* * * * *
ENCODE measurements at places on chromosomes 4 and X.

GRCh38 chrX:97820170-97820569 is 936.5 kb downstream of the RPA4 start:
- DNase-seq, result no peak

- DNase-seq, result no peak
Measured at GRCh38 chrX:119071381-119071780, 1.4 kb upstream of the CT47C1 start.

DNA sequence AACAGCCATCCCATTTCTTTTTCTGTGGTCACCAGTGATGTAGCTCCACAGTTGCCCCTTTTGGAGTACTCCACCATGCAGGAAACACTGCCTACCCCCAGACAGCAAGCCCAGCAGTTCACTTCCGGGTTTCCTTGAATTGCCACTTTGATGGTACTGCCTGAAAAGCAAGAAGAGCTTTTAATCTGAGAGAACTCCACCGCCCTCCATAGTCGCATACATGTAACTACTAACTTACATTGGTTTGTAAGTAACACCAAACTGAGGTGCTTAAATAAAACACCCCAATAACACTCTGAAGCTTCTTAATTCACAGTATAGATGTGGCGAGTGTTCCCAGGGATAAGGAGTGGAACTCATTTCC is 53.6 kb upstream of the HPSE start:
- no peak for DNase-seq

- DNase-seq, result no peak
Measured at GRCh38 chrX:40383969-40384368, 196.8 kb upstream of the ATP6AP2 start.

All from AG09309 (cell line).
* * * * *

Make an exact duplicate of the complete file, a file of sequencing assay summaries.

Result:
ENCODE measurements at places on chromosomes 4 and X.

GRCh38 chrX:97820170-97820569 is 936.5 kb downstream of the RPA4 start:
- DNase-seq, result no peak

- DNase-seq, result no peak
Measured at GRCh38 chrX:119071381-119071780, 1.4 kb upstream of the CT47C1 start.

DNA sequence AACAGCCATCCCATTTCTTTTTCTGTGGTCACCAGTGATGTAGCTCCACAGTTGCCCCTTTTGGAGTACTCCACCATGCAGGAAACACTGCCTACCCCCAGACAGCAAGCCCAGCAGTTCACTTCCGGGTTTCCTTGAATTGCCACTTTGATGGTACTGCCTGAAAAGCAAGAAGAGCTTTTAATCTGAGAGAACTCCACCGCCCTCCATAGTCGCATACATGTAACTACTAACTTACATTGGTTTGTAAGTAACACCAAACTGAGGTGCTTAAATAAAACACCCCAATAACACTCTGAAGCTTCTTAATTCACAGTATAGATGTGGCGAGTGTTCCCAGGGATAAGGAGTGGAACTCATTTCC is 53.6 kb upstream of the HPSE start:
- no peak for DNase-seq

- DNase-seq, result no peak
Measured at GRCh38 chrX:40383969-40384368, 196.8 kb upstream of the ATP6AP2 start.

All from AG09309 (cell line).